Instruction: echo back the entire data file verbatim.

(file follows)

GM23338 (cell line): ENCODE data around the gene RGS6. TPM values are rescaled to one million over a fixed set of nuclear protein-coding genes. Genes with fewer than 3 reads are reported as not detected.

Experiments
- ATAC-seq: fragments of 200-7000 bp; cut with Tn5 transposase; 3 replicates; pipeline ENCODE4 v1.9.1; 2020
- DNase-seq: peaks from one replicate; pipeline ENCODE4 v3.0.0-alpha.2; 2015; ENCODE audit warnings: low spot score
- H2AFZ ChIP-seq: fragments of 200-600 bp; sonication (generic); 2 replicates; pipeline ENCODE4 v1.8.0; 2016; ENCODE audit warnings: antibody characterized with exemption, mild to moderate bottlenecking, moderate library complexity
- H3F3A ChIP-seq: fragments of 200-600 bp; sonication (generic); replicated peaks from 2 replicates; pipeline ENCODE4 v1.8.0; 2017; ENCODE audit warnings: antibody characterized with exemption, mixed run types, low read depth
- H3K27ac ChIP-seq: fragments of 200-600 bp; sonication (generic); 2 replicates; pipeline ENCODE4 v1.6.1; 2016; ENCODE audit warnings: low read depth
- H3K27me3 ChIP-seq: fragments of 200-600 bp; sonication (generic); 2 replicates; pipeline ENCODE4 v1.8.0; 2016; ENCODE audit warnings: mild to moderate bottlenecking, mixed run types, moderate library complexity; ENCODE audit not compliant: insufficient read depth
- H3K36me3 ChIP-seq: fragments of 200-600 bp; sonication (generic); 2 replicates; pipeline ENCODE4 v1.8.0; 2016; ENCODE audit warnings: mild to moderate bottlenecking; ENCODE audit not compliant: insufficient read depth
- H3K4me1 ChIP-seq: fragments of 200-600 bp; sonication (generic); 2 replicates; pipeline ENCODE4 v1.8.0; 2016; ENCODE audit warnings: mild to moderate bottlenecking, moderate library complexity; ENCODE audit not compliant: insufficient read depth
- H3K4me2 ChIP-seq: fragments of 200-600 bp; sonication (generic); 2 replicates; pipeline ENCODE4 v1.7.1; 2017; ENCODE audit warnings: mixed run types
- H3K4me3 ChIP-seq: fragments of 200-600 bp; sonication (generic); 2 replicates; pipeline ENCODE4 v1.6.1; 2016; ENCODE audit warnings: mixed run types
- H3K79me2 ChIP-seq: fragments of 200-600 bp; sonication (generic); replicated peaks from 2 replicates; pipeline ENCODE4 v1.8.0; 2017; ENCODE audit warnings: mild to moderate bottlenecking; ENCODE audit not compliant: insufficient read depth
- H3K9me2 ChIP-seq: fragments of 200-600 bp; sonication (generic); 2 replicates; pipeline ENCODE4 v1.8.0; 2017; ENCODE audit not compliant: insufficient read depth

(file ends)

GM23338 (cell line): ENCODE data around the gene RGS6. TPM values are rescaled to one million over a fixed set of nuclear protein-coding genes. Genes with fewer than 3 reads are reported as not detected.

Experiments
- ATAC-seq: fragments of 200-7000 bp; cut with Tn5 transposase; 3 replicates; pipeline ENCODE4 v1.9.1; 2020
- DNase-seq: peaks from one replicate; pipeline ENCODE4 v3.0.0-alpha.2; 2015; ENCODE audit warnings: low spot score
- H2AFZ ChIP-seq: fragments of 200-600 bp; sonication (generic); 2 replicates; pipeline ENCODE4 v1.8.0; 2016; ENCODE audit warnings: antibody characterized with exemption, mild to moderate bottlenecking, moderate library complexity
- H3F3A ChIP-seq: fragments of 200-600 bp; sonication (generic); replicated peaks from 2 replicates; pipeline ENCODE4 v1.8.0; 2017; ENCODE audit warnings: antibody characterized with exemption, mixed run types, low read depth
- H3K27ac ChIP-seq: fragments of 200-600 bp; sonication (generic); 2 replicates; pipeline ENCODE4 v1.6.1; 2016; ENCODE audit warnings: low read depth
- H3K27me3 ChIP-seq: fragments of 200-600 bp; sonication (generic); 2 replicates; pipeline ENCODE4 v1.8.0; 2016; ENCODE audit warnings: mild to moderate bottlenecking, mixed run types, moderate library complexity; ENCODE audit not compliant: insufficient read depth
- H3K36me3 ChIP-seq: fragments of 200-600 bp; sonication (generic); 2 replicates; pipeline ENCODE4 v1.8.0; 2016; ENCODE audit warnings: mild to moderate bottlenecking; ENCODE audit not compliant: insufficient read depth
- H3K4me1 ChIP-seq: fragments of 200-600 bp; sonication (generic); 2 replicates; pipeline ENCODE4 v1.8.0; 2016; ENCODE audit warnings: mild to moderate bottlenecking, moderate library complexity; ENCODE audit not compliant: insufficient read depth
- H3K4me2 ChIP-seq: fragments of 200-600 bp; sonication (generic); 2 replicates; pipeline ENCODE4 v1.7.1; 2017; ENCODE audit warnings: mixed run types
- H3K4me3 ChIP-seq: fragments of 200-600 bp; sonication (generic); 2 replicates; pipeline ENCODE4 v1.6.1; 2016; ENCODE audit warnings: mixed run types
- H3K79me2 ChIP-seq: fragments of 200-600 bp; sonication (generic); replicated peaks from 2 replicates; pipeline ENCODE4 v1.8.0; 2017; ENCODE audit warnings: mild to moderate bottlenecking; ENCODE audit not compliant: insufficient read depth
- H3K9me2 ChIP-seq: fragments of 200-600 bp; sonication (generic); 2 replicates; pipeline ENCODE4 v1.8.0; 2017; ENCODE audit not compliant: insufficient read depth